Mold lawsuits have also involved a wide spectrum of individual homeowners, including a diverse population of small, moderately priced and luxury scale homes. In the typical homeowner suit, the plaintiff claims that initial construction techniques were somehow flawed, that building products were somehow defective, or that installation of siding, roofing or sky lights was somehow improper. In the end, these alleged substandard practices or products cause serious water intrusion problems to the interior of the home. Plaintiffs then allege that the water intrusion fostered extensive mold and fungi contamination throughout the home. Homeowners next claim that they suffered a multitude of bodily injury claims from the mold exposure and seek recovery from their general contractors, suppliers of siding and/or roofing materials, sub-contractors, landscapers, their homeowners’ insurance carriers, and any other home repair contractors they can identify.
Now that we’ve covered the generalities of a typical homeowner suit, let’s probe a little deeper and look at mold suits involving modest homes, mid-level priced homes, and luxury homes. Let’s start with a suit filed by the Costanza family in Louisiana.15 The Costanzas and their three children reside in Mandeville, Louisiana. They purchased their modest home in 1995. Next, jump ahead to June 2001 when the National Hurricane Center began to track Tropical Storm Allison. As you probably guessed by now, Tropical Storm Allison then dumped torrential rains, causing large amounts of water to enter the Costanzas’ home.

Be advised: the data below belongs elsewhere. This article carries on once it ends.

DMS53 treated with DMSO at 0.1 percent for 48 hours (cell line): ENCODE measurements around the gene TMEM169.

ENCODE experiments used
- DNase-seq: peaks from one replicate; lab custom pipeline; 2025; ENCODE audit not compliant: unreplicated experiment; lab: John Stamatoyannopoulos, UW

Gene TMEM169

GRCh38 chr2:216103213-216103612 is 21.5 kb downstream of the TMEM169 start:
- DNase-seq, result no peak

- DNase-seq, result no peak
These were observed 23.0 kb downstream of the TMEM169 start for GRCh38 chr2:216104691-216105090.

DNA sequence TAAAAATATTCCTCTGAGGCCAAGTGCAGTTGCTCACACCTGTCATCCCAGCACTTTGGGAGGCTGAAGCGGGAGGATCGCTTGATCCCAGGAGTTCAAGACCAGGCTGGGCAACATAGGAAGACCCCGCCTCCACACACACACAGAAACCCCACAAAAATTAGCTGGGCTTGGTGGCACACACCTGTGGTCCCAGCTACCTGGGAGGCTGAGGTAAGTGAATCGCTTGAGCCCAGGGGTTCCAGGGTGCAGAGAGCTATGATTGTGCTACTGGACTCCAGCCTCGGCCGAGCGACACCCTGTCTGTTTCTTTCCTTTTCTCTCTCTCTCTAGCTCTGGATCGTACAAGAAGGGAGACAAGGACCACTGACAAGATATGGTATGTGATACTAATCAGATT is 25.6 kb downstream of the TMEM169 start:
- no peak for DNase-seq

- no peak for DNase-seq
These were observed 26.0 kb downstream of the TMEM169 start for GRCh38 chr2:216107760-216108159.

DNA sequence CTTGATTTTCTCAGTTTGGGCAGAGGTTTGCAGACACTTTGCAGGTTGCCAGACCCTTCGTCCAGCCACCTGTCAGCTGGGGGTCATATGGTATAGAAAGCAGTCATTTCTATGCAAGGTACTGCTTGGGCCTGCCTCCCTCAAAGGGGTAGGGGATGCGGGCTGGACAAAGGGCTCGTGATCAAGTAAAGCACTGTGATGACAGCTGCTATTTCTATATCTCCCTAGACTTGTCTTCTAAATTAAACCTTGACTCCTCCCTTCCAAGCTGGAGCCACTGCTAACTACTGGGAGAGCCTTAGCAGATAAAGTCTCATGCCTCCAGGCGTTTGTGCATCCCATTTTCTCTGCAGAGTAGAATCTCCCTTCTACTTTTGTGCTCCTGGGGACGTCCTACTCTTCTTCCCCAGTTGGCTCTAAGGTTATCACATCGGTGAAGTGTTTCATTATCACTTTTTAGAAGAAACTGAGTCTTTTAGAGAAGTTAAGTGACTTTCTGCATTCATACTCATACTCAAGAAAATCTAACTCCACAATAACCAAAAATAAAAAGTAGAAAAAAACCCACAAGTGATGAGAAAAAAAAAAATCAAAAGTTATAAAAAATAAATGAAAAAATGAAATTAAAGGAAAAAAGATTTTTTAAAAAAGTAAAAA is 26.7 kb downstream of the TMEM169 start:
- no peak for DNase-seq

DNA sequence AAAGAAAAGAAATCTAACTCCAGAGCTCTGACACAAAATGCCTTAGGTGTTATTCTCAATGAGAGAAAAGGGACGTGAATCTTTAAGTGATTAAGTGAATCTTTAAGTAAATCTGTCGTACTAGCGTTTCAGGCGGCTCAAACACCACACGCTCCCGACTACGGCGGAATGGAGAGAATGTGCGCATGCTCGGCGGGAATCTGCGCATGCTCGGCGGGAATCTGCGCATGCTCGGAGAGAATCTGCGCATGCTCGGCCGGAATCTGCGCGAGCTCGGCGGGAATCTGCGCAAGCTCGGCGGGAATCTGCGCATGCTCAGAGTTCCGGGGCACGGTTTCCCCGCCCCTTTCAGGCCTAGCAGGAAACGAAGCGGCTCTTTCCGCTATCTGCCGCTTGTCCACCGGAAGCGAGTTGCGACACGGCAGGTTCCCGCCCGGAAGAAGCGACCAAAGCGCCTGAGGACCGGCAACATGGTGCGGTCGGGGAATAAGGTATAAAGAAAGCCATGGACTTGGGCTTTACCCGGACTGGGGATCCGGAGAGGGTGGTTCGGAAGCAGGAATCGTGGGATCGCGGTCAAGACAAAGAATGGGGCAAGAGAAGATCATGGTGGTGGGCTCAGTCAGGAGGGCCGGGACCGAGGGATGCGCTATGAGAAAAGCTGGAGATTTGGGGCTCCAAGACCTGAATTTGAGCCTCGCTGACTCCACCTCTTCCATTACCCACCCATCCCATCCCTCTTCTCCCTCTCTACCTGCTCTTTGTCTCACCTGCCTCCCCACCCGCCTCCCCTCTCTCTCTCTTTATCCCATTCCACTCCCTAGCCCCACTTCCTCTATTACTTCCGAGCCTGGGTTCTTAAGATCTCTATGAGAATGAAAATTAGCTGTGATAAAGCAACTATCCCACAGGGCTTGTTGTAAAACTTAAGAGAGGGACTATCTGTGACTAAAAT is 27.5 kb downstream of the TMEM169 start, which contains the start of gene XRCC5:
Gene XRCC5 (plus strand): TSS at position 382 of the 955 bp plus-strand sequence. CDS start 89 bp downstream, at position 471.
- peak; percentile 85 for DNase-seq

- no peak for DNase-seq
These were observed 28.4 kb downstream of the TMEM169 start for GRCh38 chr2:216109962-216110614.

The Costanzas’ claim that they then suffered serious medical injuries including: sustained elevated liver enzymes, migraine headaches, sinus infections, scarring of the sinus cavity, allergies, fatigue, and general malaise. They have attributed their injuries to toxic mold. The Costanzas filed suit in May 2002 and named as defendants the developer of their neighborhood, their general contractor, the sub-contractor that installed the exterior insulation and finish to their home, the company that manufactured the exterior insulation, and the insurance company that insured their home. Leaving no one in the clear, the Costanzas also sued the water damage restoration contractor that tried to assist in the aftermath of the tropical storm. This contractor was sued for failing to properly diagnose and repair their home and for failing to prevent, treat, remove, and contain the mold, fungus, bacteria, and rot which had developed inside their home, caused by the torrential rains of the tropical storm.
Moderate-sized and luxury homes have also been the focus of mold claims and suits. For example, the Thompson family in California hired a roof repair company to install a new roof on their home. Apparently, the roof repair efforts worsened the situation and massive amounts of water entered the home. The Thompsons sued the roofer as well as the insurer that provided homeowner coverage, asking for over $500,000 in damages. The trial court dismissed the case, but on July 16, 2002, the case was reinstated by the California Appellate Court.16